hibiscus-pruned-nm-landscape
We trimmed this hibiscus, the plant with the large, deep read blooms, to the ground in the fall to protect it from frost and to produce foliage and blooms.
hibiscus-flower
The hibiscus blooms were beautiful and continuous from mid-summer to early fall.

 

Finally, I trimmed an old and overgrown butterfly bush (Buddleia davidii) to just above the ground last year, and by the end of summer, it was more than six feet tall and full of deep purple blooms, butterflies and hummingbirds.

Butterfly bush trimmed back
Butterfly bush (the woody plant in the back of the first bed) cut back last year nearly to the gtound.

 

Butterfly bush after hard pruning
Here’s the same bush in September from the other side. It’s happy, and so are the hummingbirds and butterflies.

Every plant differs in just how much to prune and when to prune it. For example, most of our xeric plants enjoy a cut in early spring. I wait until I see a little new growth appearing and then bring out my pruning shears. But we have a few forsythia bushes, which bloom early, but should be pruned after they bloom. And most evergreen shrubs need only some thinning.

Be sure to use clean bypass pruners and loppers on your plants, and clean after each use, especially if you cut any diseased branches.

Buying Garden Plants: Big-box Store Vs Local

A few days ago, I wrote a post about the Plant Select recommended and new introductions for 2015. Plant Select, up in Denver, evaluates how well these plants perform at high altitude and with less water, and also whether the plants are native to North America. And they encourage gardeners to support local nurseries. I couldn’t agree more.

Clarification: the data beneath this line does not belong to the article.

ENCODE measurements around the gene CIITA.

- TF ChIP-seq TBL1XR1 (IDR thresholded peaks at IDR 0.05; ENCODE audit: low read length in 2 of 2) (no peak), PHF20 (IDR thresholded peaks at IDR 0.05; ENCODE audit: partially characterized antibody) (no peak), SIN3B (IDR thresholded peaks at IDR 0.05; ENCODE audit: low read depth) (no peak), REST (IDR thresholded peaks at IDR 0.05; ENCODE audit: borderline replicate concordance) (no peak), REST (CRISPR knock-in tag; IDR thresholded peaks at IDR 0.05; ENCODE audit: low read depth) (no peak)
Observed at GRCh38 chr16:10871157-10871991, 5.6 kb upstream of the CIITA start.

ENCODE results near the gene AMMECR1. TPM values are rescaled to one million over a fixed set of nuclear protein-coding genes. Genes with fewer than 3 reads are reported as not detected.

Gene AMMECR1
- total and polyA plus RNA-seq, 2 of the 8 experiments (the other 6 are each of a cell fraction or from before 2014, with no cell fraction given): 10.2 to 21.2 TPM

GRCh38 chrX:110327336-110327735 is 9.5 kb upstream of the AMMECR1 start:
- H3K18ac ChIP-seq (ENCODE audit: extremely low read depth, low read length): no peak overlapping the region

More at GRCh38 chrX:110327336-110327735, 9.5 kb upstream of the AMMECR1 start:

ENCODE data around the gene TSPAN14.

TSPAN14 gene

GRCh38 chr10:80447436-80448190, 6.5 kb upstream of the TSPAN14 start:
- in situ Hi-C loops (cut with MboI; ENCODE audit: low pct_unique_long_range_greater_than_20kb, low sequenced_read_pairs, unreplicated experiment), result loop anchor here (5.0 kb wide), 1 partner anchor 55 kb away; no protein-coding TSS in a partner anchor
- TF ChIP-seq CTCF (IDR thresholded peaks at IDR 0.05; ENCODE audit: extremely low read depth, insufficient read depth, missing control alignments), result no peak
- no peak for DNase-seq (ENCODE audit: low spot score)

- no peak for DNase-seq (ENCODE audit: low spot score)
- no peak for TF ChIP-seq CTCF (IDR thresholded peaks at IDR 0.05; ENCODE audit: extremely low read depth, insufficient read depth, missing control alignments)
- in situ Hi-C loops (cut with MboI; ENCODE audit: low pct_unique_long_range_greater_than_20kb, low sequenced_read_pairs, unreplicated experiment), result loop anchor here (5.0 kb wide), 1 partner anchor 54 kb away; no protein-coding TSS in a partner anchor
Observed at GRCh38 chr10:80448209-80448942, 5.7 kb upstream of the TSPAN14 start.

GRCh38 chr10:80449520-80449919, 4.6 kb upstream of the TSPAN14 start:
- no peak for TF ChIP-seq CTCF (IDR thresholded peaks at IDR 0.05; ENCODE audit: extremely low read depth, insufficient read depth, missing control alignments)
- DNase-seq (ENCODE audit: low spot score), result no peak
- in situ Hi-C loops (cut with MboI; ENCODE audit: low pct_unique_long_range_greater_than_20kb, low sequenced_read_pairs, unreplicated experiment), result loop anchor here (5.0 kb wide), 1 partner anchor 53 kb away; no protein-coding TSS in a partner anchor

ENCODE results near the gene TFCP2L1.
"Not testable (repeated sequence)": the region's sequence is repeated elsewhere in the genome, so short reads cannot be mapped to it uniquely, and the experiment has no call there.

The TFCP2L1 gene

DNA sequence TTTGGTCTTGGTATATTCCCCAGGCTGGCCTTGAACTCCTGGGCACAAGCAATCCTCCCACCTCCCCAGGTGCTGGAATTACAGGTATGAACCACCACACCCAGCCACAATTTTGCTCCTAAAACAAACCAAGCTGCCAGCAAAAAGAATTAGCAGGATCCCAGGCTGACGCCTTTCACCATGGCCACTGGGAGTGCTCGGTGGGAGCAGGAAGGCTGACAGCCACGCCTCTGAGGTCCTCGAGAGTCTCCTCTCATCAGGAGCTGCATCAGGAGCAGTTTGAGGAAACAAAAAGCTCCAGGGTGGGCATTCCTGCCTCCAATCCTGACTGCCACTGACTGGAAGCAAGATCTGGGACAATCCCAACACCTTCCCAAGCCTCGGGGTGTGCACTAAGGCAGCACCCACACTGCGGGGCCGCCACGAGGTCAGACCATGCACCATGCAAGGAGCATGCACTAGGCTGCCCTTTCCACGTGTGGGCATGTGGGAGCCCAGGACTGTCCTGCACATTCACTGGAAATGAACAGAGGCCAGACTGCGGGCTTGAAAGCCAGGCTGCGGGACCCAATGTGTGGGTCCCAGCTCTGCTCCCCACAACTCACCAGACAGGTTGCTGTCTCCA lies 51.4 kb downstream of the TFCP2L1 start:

Let’s take a look at the reasons why it’s often best to buy plants from local nurseries, along with reasons why it’s sometimes better to purchase at the Big Box store.

First, supporting your local nursery is the same as supporting your local grocery store, electrician or restaurant. It’s neighborly and the right thing to do, especially if you also own a local business. The major reason for gardeners to buy locally is to ensure they find native plant selections for their area. I can’t tell you how many times I have wandered into a chain store’s nursery area and shaken my head in wonder. It’s obvious that the store’s buyers know little about New Mexico, or perhaps lumped the state together as one zone, or maybe with Phoenix. That’s crazy! Some plants wouldn’t make it here, or might work as an annual, and others use too much water.